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Understanding how marital estates are divided in Florida divorces

On Behalf of | Jan 7, 2015 | Property Division

Decisions regarding the division of property and assets are often some of the most hotly contested issues during Florida divorces. Determining which spouse should receive certain items can be especially tricky when there are high assets at stake. A family-owned business, an extensive stock portfolio or perhaps a vacation home are some examples of items that can form battle lines between divorcing spouses. This is particularly true for couples who are married without first creating a prenuptial agreement.

Under current Florida law, family courts are required to equitably divide a couple’s marital estate between both spouses. The important thing to know is that an equitable division is not the same thing as an equal split down the middle. In other words, a court has the discretion to divvy up marital property based on the concept of fairness to both spouses.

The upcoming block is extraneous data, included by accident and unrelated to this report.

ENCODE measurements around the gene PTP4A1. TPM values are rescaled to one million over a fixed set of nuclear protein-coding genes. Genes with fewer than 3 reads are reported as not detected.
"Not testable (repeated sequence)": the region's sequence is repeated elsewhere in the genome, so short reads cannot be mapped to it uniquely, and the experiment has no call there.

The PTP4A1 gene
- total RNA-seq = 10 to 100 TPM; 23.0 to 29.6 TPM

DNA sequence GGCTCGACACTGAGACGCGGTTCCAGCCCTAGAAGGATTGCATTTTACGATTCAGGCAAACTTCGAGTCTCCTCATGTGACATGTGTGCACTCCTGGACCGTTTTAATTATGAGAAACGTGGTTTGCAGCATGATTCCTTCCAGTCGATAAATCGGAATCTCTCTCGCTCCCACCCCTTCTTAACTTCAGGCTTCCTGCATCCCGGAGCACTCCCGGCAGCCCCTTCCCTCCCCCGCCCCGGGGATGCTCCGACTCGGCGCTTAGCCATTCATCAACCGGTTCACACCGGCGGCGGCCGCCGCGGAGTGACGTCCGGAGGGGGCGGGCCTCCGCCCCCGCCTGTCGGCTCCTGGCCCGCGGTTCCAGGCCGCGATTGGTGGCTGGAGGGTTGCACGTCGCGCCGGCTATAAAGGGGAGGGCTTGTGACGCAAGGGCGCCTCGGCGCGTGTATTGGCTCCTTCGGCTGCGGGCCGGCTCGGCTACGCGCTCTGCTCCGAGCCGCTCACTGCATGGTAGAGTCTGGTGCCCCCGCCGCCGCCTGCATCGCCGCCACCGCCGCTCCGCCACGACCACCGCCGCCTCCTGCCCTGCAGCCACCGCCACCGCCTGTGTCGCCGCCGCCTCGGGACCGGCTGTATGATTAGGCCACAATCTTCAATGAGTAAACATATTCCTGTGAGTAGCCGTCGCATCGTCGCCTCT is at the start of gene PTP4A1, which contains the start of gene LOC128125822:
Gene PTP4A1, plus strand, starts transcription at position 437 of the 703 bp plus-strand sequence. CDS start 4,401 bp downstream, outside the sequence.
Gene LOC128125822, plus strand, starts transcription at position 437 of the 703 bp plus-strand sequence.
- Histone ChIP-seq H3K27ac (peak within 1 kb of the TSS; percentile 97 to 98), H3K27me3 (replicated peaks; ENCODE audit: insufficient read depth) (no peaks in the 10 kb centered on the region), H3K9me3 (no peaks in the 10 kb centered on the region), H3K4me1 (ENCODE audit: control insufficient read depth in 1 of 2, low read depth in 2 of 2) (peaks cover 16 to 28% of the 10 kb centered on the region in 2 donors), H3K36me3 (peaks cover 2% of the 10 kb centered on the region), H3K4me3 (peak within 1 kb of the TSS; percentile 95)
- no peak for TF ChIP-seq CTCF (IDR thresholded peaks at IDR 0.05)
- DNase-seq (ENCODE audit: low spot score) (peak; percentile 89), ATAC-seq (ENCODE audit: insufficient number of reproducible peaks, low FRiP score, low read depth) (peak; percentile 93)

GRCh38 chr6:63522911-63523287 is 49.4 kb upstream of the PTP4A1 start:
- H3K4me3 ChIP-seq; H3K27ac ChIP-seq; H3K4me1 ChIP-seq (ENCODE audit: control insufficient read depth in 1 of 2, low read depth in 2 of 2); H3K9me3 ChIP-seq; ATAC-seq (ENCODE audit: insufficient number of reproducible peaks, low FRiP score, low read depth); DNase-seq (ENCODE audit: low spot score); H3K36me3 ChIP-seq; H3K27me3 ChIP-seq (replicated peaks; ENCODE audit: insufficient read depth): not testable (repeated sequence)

Generally, the marital estate is considered to be any assets or property that were acquired during the course of the marriage. Of course, there are some exceptions to this rule. Items such as personal gifts or inheritances that were given solely to one spouse are exempted as part of the marital estate.

In some cases, spouses may attempt to conceal property and assets from the court so they will not be considered as part of any equitable division. Underreporting income, transferring funds to dummy accounts or simply increasing a personal salary from a family-owned business are all examples of attempts to avoid equitable division.

Based in Miami, our law firm represents clients in high-asset divorces throughout the Miami-Dade area, including South Beach, Florida. Our law firm utilizes forensic accountants and financial investigators to pore over financial documents and uncover concealed wealth.

We do not charge a fee to our clients for their initial consultations. Our office can also accommodate clients who are more comfortable speaking in Spanish.